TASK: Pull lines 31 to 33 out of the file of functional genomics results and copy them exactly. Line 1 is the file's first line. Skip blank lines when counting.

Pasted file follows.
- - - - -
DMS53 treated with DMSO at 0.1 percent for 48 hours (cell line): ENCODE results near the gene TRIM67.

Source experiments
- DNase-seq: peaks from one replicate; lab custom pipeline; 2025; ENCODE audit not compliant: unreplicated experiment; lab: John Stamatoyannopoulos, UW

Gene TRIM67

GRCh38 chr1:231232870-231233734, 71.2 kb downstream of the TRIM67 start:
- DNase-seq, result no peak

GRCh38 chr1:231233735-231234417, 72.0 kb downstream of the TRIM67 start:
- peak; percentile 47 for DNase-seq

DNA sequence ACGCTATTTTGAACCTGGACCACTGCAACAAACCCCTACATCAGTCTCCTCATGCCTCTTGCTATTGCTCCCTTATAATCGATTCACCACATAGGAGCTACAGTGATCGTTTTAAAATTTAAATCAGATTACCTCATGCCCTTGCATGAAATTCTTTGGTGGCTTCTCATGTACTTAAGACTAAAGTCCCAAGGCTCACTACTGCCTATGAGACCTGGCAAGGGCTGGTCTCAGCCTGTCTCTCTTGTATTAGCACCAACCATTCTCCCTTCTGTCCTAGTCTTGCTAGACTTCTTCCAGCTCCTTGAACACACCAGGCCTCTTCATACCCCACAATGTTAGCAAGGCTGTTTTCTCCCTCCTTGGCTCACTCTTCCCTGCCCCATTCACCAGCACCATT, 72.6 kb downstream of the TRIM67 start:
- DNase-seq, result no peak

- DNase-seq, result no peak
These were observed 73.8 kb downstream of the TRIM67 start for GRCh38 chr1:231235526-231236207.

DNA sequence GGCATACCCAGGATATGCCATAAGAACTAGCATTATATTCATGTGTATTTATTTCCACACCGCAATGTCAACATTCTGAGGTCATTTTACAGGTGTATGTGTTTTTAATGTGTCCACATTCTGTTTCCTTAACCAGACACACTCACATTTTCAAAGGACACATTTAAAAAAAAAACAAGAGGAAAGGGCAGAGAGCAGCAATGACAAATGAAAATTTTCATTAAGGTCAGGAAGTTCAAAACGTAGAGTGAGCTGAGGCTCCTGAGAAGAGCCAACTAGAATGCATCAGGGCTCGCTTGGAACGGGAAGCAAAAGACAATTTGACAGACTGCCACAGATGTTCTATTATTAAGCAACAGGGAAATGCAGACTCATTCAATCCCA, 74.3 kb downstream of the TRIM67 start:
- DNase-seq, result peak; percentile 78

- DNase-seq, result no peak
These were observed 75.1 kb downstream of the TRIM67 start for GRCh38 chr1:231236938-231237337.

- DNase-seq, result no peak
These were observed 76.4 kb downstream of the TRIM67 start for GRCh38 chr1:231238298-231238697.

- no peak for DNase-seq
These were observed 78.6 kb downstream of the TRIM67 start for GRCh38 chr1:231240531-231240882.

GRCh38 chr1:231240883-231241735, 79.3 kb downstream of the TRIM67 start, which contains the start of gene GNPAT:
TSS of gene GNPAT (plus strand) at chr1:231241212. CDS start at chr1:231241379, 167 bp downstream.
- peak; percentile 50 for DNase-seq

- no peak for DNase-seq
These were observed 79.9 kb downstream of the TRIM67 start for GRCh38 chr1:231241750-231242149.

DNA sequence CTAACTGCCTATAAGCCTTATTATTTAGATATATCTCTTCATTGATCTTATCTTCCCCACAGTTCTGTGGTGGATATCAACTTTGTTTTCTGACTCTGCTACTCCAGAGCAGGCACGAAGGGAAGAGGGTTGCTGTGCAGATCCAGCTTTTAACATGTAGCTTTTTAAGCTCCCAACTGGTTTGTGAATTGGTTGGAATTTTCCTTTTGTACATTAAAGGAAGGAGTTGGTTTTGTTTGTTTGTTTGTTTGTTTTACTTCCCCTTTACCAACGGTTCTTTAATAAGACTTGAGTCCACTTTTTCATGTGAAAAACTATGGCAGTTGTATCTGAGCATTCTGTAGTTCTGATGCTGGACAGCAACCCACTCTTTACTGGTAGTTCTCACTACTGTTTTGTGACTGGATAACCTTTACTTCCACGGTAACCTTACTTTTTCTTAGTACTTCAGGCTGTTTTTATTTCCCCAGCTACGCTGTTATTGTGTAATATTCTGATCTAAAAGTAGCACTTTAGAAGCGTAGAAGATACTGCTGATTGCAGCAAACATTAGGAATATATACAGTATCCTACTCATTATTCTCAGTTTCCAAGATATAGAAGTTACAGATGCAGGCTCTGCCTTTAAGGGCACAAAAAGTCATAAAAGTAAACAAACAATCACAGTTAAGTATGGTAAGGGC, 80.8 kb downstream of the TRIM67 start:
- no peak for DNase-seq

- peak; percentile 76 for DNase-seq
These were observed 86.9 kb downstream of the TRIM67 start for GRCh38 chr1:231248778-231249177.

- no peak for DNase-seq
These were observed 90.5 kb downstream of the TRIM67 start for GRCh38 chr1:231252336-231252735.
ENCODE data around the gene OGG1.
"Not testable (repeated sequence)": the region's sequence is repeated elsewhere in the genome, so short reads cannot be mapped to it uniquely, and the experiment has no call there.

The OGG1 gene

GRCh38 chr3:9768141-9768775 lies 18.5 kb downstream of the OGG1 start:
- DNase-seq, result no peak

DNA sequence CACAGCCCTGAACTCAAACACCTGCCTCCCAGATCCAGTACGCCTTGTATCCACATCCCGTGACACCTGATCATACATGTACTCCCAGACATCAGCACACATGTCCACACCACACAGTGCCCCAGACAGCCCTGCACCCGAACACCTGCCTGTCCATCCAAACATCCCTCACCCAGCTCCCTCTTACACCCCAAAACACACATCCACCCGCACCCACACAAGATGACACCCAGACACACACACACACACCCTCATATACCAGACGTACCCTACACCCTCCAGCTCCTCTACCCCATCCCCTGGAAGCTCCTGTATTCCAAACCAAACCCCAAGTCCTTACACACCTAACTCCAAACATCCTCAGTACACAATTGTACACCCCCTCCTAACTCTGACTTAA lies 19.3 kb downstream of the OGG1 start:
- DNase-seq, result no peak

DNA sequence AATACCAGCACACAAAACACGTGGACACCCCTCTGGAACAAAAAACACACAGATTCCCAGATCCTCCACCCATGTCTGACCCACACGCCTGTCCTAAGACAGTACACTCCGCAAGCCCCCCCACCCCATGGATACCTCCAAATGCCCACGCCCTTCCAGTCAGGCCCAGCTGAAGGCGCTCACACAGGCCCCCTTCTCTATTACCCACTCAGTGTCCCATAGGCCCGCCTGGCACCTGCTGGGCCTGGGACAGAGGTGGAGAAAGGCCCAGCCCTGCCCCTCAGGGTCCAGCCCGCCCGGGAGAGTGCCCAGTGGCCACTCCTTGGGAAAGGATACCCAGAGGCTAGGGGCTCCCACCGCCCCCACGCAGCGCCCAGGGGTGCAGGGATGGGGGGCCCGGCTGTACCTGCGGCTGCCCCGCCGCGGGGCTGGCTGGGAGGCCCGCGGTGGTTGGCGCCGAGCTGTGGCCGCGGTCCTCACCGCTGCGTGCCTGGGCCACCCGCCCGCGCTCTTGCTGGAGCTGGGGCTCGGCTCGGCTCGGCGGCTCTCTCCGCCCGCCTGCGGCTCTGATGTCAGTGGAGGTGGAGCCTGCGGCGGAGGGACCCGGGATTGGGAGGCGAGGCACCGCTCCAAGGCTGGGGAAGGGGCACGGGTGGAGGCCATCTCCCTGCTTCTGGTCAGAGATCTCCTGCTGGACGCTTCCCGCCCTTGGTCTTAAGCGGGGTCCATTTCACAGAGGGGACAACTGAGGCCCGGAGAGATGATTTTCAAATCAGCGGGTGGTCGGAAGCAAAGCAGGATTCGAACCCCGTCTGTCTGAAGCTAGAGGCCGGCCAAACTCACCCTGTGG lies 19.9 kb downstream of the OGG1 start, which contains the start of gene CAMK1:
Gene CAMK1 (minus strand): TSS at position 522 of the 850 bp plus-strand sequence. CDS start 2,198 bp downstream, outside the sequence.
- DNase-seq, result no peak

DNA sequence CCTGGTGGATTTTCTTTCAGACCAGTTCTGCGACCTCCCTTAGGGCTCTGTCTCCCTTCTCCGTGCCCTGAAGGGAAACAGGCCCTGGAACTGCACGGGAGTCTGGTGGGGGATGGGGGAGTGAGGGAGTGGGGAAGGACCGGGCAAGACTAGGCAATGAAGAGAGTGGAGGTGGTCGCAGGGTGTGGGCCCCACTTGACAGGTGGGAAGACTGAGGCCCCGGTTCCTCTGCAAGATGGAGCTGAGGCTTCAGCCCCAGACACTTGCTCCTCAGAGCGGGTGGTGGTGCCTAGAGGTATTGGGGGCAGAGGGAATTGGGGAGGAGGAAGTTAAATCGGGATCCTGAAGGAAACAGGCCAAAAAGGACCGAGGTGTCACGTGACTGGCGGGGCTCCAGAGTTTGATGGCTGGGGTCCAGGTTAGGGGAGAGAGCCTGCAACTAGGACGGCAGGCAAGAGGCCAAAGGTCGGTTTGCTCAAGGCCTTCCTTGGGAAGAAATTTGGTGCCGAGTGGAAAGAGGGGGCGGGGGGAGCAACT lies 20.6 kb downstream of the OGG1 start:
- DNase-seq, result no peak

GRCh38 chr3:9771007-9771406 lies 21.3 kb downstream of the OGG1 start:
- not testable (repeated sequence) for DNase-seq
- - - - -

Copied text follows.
These were observed 90.5 kb downstream of the TRIM67 start for GRCh38 chr1:231252336-231252735.
ENCODE data around the gene OGG1.
"Not testable (repeated sequence)": the region's sequence is repeated elsewhere in the genome, so short reads cannot be mapped to it uniquely, and the experiment has no call there.